The Twilight of Becoming (and Process)
One of the rhetorical disadvantages to philosophies of process, or dispositions, or becoming (or however else you want to couch them) is that there’s a fuzziness that there doesn’t seem to be an urge to clarify. Part of this is the fact that these philosophies are non-common sensical and are therefore ontologically fuzzy – one cannot pick up a flow of time, or becoming itself like one can grasp an object. This twilight of becoming has led to several connections between process philosophy and other forms – for instance discussions of phenomenology and in particular sensibility are common since experience or affect is an easy way to attempt to quantify or at least make process registrable in an intensive (if not extensive) sense. I think for similar reasons the theological connections are unsurprising.
Furthermore, for quite a few theorists, it’s comfortable to reside in the middle ground or way station of materialism because it allows one to work with vitalism, dynamism, becoming etc without any attempt at explaining formalization, persistence, or any other occurrence which seems at odds with process, flow, power, and so on.
And it is here that Meillassoux is interesting. Meillassoux’s philosophy has more in common with Grant and Brassier than with OOO/OOP. What many critiques of process and advocates leave out is the question of modality. What Meillassoux does in fact assert modality (at least in the form of non-contradiction) over becoming as a purely positive or self perpetuating form of becoming. As Iain Grant’s recent work (such as the response to Harman in The Speculative Turn) has shown is that there is no reason to think that powers, or dispositions, or processes undermine actuality in fact, this explain actuality as they explain generation, decay, change, and so forth. As Meillassoux makes clear his hyper-chaos is becoming beyond becoming in so far that it is a becoming that isn’t always becoming – it is not merely an indefinite engine of swerves, fluxes, flows, rivers, and so on and so forth. It’s a modality of modalities – namely that things could be otherwise.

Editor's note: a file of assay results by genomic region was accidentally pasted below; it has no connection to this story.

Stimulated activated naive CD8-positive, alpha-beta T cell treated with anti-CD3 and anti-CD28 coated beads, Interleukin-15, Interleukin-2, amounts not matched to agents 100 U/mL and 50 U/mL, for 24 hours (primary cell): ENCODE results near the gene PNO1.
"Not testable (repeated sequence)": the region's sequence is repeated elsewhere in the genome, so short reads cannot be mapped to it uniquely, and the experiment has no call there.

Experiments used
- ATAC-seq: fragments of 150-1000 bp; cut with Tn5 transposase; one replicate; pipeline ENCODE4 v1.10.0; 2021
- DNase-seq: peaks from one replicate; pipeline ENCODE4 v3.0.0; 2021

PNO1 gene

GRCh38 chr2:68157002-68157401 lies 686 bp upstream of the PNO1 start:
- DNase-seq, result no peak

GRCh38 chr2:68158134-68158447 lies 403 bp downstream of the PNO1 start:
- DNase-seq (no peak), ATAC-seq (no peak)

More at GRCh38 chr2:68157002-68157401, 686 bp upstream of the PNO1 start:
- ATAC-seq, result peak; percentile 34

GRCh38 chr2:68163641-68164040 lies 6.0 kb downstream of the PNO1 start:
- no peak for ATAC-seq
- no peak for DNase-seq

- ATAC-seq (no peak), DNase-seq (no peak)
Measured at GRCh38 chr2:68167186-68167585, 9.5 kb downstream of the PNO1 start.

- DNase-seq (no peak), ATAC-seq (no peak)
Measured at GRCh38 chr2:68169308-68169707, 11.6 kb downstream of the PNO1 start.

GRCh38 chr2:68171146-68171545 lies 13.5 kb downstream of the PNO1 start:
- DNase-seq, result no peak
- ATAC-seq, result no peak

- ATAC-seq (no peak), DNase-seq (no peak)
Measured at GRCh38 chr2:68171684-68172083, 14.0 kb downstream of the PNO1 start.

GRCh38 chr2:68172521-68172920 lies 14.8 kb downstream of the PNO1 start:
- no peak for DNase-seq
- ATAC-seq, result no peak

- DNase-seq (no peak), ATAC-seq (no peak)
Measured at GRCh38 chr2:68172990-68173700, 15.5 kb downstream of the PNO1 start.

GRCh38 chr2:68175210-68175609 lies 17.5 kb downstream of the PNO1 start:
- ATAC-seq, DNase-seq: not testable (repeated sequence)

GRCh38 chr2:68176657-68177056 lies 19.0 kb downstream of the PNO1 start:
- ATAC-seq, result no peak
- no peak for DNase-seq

It’s along these lines that I have never quite been able to make sense of Harman’s (and other OOO/OOP folks) dismissive use of so called lava lampy materialism or by calling philosophies of process lump ontologies (see p 160 of Harman’s Prince of Networks). Similarly, when Harman refers to Grant as a philosopher of the One (http://doctorzamalek2.wordpress.com/2011/02/19/on-grants-response-in-the-speculative-turn/) that would seem equivalent to calling Laruelle a philosopher of the One or calling Meillassoux a philosopher of possibility. In other words, the critique seems to be there must be some underlying substance with forces and powers but I cannot see why this must be the case. In many ways it seems to be an obsobfuscation of the difference between the metaphysical and the non-metaphysical – why if metaphysically there are not individual things why can’t there be individual things at the physical level without needing a human mind to carve them up. This is also why Meillassoux can have hyper-chaos and science, it is why there can be breaks in flows as was already discussed at length here against the throwing of the lava lamps. And, as I’ve stated before, this seems to be what Jane Bennett is hoping to work on in future projects. DeLanda also has a relevant piece here.
That being said, there is quite a bit of work to done. Too many thinkers who work with becoming or process are okay with operating in the twilight of becoming this allows for becoming to be utilized as an escape hatch in argumentation. The need for some degree of formalization is needed and it is appeals to thinkers such as Peirce which make this desire evident. This is also apparent in Reza’s scientific universalism and its connection to Peirce. Again, part of this is the role of metaphysics and non-metaphysical philosophy. Once one starts talking about vitalism, for instance, I believe this is the realm of the affective, the existential, the phenomenological and so on. I think if thinkers of process and becoming want to relate this to processes and powers and becomings, there needs to a rigorous account of the breaks, the actualizations, the triads or whatever it may be, that show the work of becoming without a human agent making the call, without the human carving out the individuated bits of the world.
Update: Leon of After Nature responds here.
Filed under: Deleuze, Harman, Iain Hamilton Grant, Meillassoux, nature, ontology, Schelling, Speculative Realism | 16 Comments
Tags: becoming, flux, peirce, process philosophy, reza negarestani